Michelle Lynn Dion
Associate Professor, Political Science

Michelle Dion is Associate Professor of Political Science at McMaster University. She specializes in comparative political economy, comparative political behaviour, and research design and methodology. Her research has appeared in Comparative Politics, International Studies Quarterly, Journal of Latin American Studies, Latin American Politics & Society, Latin American Research Review, Social Policy and Administration, Social Politics, and PS: Political Science and Politics, among others. She was formerly Associate Professor with tenure in the Sam Nunn School of International Affairs at the Georgia Institute of Technology (Atlanta, GA, USA) and has been a Fulbright Scholar and visiting professor at the Centro de Investigación y Docencia Económicas (CIDE, Mexico City, Mexico) and Instituto Tecnológico de Monterrey (ITESM, Monterrey, Mexico).

Comparative political economy & welfare regimes

Michelle Dion's previous research addresses the ways in which economic and political processes produce different social policy outcomes in the developing world, particularly in Latin America. Using both quantitative and qualitative methodologies, her work addresses key policy questions, including: Why do national social policies vary? What effect does globalization have on policies in developing countries, particularly in Latin America? And, what shapes public preferences for policy? Her work demonstrates that the answers to these questions lie at the intersection of political power and institutions. Economic change and domestic political institutions influence the political capacity of groups to shape welfare policy outcomes.

Her book, Workers and Welfare in Latin America: Mexico in Comparative and Historical Perspective (University of Pittsburgh Press, Latin America Series, 2010), examines the role of organized labor and institutional change in the development of welfare policy in Latin America. Drawing insights from the development welfare policies in the advanced industrialized democracies and the literature in economics and political science on institutional stability and change, she develops a theoretical framework that explains how the interaction of working class power, political institutions, and policy legacies shape welfare policy outcomes. This framework is used to examine the politics and development of welfare policy in Mexico since the 1920s. Qualitative evidence from historical archives, other primary documents, and over 80 interviews with Mexican elites combined with statistical analysis of original data on worker mobilization and welfare provision demonstrate the ways in which organized workers, institutions, and policy legacies shape welfare outcomes. Contrary to common characterizations, labor unions played a central role in the development of Mexican welfare policy throughout the 20th century. However, economic and political reforms of the 1980s and 1990s changed the relationship between unions and the government in ways that led to fundamental changes in social policy. This project was supported by two nationally (U.S.) competitive graduate fellowships (1998-99, 2000-01) and one Faculty Fulbright Award (2004-05).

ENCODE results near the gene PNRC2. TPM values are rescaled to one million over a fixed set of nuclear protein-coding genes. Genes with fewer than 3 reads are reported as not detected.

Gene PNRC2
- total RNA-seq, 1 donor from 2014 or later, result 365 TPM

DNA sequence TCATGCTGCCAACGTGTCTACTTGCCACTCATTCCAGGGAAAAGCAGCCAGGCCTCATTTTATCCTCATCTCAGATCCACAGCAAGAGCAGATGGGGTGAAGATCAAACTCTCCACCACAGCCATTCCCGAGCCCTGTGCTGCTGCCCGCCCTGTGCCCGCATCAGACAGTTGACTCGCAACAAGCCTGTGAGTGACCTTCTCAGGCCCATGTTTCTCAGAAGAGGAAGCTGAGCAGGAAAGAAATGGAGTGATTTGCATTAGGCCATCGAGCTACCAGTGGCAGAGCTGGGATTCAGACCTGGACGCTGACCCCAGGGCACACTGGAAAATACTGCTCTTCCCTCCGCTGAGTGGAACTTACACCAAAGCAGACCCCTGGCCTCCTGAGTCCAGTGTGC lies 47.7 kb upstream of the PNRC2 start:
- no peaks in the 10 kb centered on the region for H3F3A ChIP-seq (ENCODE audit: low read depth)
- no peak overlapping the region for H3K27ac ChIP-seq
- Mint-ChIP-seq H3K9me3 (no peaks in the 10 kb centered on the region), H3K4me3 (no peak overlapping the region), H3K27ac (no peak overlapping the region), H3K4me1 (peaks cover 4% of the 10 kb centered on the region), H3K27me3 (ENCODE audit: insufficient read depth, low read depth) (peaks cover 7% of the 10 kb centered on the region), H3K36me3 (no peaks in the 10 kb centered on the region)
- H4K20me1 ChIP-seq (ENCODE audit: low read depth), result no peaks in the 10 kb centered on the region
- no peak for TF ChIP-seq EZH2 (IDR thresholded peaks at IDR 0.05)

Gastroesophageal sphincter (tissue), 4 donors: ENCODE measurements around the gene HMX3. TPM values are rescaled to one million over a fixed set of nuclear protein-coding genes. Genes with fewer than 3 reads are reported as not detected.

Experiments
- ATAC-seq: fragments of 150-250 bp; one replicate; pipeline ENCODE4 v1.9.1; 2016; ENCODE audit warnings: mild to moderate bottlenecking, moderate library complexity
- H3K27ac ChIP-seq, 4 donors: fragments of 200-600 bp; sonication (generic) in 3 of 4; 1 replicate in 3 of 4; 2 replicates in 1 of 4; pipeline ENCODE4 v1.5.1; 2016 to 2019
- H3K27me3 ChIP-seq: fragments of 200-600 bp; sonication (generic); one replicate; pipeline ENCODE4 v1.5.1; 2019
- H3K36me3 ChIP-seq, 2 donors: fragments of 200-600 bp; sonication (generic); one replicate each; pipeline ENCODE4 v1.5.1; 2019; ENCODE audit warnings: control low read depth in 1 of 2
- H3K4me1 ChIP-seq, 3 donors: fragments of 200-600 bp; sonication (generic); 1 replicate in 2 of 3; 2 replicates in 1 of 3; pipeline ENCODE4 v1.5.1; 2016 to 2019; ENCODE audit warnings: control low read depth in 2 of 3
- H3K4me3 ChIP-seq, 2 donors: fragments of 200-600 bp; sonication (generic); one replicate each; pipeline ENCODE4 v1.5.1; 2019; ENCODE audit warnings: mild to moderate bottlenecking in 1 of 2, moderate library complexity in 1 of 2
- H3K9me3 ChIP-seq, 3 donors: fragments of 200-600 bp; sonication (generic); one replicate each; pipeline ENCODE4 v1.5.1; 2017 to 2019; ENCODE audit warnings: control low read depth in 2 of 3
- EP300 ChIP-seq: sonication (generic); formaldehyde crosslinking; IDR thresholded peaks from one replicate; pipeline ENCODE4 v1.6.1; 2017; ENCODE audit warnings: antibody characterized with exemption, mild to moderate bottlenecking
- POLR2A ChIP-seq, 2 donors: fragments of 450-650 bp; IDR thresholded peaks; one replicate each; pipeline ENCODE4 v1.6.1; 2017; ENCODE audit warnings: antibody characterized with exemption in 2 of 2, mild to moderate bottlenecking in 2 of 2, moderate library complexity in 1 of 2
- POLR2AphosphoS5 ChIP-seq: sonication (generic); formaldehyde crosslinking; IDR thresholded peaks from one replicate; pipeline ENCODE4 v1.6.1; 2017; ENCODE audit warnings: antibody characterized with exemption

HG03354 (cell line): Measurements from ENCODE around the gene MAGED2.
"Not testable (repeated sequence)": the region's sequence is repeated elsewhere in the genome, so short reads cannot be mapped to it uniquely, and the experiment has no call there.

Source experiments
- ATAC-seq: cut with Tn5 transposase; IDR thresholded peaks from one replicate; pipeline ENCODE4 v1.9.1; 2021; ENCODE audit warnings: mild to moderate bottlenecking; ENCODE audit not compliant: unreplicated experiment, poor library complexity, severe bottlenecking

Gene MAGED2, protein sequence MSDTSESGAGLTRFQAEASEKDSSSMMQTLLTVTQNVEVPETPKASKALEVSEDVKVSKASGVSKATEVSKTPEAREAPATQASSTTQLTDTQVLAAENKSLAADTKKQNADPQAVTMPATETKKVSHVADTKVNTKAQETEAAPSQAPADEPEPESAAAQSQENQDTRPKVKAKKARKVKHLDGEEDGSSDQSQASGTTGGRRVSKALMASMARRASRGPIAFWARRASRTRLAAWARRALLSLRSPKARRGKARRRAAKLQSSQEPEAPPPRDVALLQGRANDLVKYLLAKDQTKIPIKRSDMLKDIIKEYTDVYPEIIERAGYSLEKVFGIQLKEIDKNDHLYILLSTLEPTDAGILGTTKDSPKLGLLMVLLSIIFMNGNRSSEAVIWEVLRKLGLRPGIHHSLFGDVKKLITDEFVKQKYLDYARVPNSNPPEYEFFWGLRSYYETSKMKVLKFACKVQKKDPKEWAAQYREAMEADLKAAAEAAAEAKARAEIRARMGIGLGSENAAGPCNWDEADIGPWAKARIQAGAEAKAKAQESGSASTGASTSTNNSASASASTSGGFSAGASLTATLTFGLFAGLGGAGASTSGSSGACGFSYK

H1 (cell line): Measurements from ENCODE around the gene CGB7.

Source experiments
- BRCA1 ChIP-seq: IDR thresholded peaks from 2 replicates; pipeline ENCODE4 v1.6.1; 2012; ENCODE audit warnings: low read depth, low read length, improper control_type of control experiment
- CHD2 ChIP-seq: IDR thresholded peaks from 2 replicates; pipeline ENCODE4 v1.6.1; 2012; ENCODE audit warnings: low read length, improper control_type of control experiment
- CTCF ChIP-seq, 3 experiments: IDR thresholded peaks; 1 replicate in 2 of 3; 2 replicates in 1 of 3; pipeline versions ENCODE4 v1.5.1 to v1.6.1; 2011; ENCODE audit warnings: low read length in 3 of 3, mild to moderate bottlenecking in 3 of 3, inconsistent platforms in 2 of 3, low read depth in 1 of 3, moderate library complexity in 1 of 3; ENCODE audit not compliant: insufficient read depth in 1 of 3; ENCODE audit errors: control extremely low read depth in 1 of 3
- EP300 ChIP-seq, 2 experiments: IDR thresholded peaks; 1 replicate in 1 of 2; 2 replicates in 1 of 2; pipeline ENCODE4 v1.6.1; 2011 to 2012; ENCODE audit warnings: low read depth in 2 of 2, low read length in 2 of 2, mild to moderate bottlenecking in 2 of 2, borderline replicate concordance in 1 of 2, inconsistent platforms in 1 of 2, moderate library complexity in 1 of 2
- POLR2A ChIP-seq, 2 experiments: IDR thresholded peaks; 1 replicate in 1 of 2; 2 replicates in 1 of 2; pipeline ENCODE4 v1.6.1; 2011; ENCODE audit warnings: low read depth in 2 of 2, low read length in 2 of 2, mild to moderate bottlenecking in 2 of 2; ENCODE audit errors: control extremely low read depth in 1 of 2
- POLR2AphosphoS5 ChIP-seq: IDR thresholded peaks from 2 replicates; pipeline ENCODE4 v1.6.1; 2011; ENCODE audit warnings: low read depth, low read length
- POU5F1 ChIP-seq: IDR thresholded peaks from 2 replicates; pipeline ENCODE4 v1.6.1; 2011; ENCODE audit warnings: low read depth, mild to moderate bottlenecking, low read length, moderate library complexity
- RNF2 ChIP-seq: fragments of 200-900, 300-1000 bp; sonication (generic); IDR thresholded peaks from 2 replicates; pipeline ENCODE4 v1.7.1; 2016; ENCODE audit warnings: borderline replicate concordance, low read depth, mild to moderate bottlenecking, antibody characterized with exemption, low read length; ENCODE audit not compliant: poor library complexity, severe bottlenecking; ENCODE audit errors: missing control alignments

Other published and working papers examine the effects of pension privatization on women's welfare, model the effects of globalization and political institutions on social spending commitments, and explore the inter-relationship between macro-level income inequality and economic development and micro-level preferences regarding social policies and redistribution.

Comparative political attitudes, sexuality, and policy

Michelle Dion is currently working on several projects related to comparative political attitudes, sexuality, and policy. She has collaborated with Dr. Jordi Díez on a series of papers that examine the relationship between individual and national characteristics and support for same-sex marriage in Latin America. In other work with Dr. Díez, she uses survey experiments to measure support for same-sex marriage and the correlates of socially desirable survey responses in Argentina. With Drs. Tina Fetner and Melanie Health, she is investigating the relationships between political attitudes, private practices, and public policies in the context of sexuality and family. This research is supported by a 5-year SSHRC Insight Grant.

Supervisory Interests

Michelle Dion is interested in supervising students working in the following areas:

Comparative social policy (including pensions, health, social assistance, or education), particularly in the developing world
Politics of inequality and redistribution
Comparative political economy
Gender, sexuality, and public policy
Gender and the sociology of science
Latin American politics
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